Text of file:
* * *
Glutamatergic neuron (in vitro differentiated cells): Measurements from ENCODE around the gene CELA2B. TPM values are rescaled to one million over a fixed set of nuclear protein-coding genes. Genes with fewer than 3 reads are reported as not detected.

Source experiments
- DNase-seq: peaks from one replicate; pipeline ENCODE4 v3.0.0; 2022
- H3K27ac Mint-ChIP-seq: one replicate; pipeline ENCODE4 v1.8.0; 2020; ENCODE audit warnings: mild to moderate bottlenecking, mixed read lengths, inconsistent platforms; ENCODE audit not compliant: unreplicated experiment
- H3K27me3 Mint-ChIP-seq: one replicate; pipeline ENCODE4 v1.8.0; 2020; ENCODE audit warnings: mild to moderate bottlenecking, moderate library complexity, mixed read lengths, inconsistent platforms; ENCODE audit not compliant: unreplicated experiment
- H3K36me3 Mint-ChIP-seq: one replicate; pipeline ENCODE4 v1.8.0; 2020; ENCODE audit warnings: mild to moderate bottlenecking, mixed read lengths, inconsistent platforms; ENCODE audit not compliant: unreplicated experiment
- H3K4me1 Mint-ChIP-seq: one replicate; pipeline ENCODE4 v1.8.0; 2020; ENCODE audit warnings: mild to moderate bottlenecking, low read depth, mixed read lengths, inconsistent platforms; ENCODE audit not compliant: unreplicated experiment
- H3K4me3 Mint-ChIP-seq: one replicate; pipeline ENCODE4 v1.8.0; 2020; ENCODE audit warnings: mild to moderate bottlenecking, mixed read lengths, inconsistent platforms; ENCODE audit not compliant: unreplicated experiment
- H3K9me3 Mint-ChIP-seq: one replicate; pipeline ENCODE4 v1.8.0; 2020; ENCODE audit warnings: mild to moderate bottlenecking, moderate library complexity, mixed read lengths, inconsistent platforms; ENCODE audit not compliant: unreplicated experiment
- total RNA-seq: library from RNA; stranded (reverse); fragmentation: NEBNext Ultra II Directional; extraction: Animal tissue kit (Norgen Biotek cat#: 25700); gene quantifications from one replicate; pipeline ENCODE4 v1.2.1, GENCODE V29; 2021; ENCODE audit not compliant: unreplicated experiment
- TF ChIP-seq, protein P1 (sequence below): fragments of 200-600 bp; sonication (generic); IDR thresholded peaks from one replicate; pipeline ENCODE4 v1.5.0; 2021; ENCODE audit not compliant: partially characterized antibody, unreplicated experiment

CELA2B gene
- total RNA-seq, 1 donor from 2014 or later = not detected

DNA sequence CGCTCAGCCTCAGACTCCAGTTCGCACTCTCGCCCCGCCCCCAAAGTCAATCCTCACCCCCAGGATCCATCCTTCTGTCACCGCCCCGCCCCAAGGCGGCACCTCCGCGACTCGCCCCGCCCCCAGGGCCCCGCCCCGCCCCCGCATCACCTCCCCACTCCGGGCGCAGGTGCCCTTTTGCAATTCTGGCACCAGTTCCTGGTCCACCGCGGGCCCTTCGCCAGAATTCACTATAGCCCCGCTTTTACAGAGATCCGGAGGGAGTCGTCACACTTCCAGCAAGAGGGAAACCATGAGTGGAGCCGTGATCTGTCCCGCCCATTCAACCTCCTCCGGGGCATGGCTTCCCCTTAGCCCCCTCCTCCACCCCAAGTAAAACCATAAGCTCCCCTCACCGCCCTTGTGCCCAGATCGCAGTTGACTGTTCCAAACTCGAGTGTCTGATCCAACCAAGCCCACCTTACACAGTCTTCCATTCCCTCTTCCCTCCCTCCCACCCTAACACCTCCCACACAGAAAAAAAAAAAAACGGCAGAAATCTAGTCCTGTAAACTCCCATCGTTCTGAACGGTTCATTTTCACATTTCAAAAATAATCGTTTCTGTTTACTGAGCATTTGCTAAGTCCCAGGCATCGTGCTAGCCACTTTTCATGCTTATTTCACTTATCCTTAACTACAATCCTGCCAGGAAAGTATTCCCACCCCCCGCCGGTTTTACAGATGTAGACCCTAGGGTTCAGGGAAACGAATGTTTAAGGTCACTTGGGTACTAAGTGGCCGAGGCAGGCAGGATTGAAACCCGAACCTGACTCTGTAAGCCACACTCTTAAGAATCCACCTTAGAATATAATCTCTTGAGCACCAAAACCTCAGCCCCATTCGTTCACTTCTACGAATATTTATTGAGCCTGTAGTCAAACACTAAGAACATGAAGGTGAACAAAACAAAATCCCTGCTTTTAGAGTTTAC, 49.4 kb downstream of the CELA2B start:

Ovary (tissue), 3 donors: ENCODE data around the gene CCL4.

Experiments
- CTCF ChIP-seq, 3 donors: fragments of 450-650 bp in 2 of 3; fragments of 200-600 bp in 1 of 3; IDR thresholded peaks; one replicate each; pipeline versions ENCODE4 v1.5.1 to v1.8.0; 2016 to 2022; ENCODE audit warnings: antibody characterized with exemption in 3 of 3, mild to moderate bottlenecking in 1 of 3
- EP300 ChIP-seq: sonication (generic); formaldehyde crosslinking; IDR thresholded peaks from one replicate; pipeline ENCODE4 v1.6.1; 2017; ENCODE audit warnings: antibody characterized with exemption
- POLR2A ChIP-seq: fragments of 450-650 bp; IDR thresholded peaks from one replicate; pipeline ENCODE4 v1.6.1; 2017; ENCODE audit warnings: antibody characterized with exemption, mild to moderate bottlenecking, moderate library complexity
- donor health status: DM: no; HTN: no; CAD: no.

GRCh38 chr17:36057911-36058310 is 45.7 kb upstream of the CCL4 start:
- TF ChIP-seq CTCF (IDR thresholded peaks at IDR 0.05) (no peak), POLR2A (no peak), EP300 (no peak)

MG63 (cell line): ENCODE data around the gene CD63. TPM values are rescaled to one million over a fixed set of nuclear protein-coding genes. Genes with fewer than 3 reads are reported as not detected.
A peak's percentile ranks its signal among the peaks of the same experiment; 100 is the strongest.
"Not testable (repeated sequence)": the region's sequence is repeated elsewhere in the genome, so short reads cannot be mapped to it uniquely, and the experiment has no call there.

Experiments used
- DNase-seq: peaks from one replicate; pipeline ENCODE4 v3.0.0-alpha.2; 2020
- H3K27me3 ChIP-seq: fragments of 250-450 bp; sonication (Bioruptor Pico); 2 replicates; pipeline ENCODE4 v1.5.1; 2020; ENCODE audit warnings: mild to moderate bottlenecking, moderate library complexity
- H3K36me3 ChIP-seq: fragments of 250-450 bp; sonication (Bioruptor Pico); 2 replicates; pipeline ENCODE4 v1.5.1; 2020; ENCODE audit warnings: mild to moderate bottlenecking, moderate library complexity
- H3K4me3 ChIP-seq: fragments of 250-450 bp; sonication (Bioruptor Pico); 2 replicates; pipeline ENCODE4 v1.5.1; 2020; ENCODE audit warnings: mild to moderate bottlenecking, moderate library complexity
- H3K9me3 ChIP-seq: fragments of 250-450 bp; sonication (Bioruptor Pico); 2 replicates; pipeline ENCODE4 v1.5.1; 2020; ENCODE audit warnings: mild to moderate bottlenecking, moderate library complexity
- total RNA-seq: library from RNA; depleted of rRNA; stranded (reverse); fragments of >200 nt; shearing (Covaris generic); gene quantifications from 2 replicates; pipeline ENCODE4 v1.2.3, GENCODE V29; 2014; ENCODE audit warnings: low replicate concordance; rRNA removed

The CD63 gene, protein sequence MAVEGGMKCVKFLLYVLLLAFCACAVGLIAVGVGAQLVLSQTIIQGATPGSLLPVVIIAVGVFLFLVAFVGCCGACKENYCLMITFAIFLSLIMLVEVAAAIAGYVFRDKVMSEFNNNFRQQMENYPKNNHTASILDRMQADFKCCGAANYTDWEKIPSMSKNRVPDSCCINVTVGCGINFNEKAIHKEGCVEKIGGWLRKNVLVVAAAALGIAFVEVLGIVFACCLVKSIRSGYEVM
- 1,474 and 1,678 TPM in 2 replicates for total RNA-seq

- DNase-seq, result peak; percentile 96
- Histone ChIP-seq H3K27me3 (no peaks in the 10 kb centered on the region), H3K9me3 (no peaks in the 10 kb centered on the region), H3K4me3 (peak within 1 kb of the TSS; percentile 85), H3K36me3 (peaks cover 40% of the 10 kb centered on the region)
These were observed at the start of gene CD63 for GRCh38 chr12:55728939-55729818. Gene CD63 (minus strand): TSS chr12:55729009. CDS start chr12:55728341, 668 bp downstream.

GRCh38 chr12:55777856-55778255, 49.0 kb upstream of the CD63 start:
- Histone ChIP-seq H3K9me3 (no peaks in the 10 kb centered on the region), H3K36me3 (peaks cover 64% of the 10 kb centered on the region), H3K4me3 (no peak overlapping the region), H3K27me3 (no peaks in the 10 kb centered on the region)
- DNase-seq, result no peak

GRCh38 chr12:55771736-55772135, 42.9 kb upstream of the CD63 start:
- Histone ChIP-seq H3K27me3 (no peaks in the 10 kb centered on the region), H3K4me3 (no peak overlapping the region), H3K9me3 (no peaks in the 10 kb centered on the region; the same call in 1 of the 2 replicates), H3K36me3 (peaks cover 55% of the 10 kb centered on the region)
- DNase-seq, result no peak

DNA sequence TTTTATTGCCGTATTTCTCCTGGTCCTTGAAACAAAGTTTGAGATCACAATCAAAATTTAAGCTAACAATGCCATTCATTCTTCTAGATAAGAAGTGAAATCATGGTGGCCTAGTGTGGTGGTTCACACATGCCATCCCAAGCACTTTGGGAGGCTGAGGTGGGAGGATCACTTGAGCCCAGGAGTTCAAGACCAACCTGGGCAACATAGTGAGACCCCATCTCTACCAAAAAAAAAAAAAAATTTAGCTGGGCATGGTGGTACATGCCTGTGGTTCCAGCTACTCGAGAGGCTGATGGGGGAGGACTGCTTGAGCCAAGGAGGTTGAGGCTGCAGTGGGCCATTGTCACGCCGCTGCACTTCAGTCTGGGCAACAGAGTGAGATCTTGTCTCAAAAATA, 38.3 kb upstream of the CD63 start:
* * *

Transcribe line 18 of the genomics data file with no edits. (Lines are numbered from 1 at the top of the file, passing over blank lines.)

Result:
- EP300 ChIP-seq: sonication (generic); formaldehyde crosslinking; IDR thresholded peaks from one replicate; pipeline ENCODE4 v1.6.1; 2017; ENCODE audit warnings: antibody characterized with exemption